You can never be too careful when connecting your computer to the outside world. The first and most important line of defense for any Linux system is the firewall. This software tool erects a barrier, hence the name firewall, at the point of entry to your computer which typically means your network connection to the Internet. In reality this could be a wired or wireless Ethernet connection or even a dial-up modem.
The trick to setting up a firewall correctly is to keep out the bad stuff and let the good stuff in. This essentially involves configuring specific rules to allow or disallow network traffic over specific ports. All network traffic on a typical PC happens over the same IP address but through certain ports depending on the type of traffic. There are a number of well-known ports used by specific protocols such as port 80 which is the default port for all HTTP traffic. Other commonly used ports include 110 for pop3 (incoming e-mail) and 25 for SMTP (outgoing e-mail). You can find a list of these ports on the iana.org website.
There are other ports such as 42 used by services like the Windows Naming Service (WINS) that you need to enable if you want to browse a Windows-based network. Samba (SMB and CIFS) uses ports 137-139 while https uses port 443. Many secure e-mail channels will use https to move data, so you'll need to make sure port 443 is open for that purpose. The bottom line is you need to do a little reading and have a good understanding of the kinds of things you want to do in order to properly configure your firewall.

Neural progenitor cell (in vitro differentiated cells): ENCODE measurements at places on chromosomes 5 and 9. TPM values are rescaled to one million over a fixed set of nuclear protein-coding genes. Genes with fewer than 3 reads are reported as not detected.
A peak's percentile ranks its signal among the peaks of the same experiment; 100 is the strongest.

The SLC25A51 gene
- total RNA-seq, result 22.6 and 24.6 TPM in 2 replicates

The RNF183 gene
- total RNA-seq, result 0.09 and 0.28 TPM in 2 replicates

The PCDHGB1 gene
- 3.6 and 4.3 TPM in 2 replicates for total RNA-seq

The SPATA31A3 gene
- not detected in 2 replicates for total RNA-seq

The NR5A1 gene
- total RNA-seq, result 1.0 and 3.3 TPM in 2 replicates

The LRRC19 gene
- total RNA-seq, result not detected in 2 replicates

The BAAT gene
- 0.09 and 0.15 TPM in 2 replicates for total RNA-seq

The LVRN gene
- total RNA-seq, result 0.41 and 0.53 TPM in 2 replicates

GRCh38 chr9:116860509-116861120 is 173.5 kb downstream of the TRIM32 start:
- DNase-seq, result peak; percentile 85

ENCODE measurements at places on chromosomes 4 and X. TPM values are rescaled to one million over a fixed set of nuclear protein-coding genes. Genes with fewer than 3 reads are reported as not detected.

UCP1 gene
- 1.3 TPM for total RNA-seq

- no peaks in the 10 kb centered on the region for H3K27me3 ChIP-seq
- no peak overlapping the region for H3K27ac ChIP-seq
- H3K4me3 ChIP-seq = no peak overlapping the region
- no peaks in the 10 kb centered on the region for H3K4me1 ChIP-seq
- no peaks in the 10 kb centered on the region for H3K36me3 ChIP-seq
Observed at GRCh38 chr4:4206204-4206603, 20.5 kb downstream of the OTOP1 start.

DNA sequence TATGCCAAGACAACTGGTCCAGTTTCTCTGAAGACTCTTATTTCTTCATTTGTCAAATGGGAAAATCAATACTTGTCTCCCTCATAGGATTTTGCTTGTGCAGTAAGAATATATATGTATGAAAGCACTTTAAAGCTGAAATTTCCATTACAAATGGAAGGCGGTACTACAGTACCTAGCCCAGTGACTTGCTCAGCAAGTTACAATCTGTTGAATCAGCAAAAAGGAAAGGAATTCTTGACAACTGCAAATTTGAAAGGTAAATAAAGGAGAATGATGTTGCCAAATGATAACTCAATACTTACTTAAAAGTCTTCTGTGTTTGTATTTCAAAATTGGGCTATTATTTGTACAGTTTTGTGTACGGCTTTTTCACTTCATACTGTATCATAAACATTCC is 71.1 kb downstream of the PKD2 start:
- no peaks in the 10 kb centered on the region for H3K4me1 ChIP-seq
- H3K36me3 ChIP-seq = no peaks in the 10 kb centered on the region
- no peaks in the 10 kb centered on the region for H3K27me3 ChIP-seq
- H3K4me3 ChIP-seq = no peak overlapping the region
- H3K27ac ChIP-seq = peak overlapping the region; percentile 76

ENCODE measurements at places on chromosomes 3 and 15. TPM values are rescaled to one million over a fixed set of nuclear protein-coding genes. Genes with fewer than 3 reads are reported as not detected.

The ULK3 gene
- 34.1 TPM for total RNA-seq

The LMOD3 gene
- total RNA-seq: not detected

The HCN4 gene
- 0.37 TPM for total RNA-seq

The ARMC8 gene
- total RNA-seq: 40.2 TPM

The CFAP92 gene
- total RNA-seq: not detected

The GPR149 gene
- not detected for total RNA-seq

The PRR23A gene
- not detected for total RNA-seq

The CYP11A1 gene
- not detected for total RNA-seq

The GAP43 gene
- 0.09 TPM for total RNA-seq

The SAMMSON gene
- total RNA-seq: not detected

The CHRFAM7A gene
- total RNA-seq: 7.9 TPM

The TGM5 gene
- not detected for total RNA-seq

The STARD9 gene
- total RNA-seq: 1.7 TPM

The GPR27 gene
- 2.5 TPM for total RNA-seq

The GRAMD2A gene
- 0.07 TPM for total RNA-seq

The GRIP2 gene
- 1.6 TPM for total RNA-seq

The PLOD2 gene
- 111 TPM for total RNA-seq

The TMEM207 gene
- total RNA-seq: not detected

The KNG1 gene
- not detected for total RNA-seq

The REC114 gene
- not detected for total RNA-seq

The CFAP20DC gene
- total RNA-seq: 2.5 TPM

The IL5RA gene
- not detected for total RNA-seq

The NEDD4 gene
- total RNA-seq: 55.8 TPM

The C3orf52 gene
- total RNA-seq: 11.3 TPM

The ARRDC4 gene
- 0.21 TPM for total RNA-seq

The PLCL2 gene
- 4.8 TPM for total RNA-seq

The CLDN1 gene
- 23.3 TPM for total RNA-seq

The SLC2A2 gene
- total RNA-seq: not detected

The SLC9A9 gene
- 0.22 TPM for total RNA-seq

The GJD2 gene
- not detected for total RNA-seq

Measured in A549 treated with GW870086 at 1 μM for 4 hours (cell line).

The Netfilter/IPtables project is all about providing a software packet filtering framework deeply integrated with the Linux 2.4 and 2.6 kernels. Deep kernel integration is needed to enable a method for watching every packet that traverses the network stack from the point it comes in through the hardware interface. This makes it virtually impossible to get any packets past the filter unless they are explicitly examined and allowed. A stateful packet inspection also makes it possible to combat attacks consisting of malformed packets.
IPtables is the actual command line configuration tool that determines how packets are filtered by the kernel. It works by setting up a set of rules that allow or deny traffic over specific ports and protocols. Other utilities include IPset for configuring, enabling and disabling rule sets of a complex nature. IPset makes it possible to easily block incoming individual IP addresses or entire ranges. This type of tool can be used to help combat denial of service (DOS) attacks by blocking the traffic completely.
The default firewall configuration tool distributed with the most recent Ubuntu distributions is ufw. According to the help file, ufw is a program for managing a netfilter firewall. It's essentially a command line tool which allows you to configure the rules that will be used by the IPtables package. By default, ufw is disabled so you will have to turn it on explicitly if you want to use it.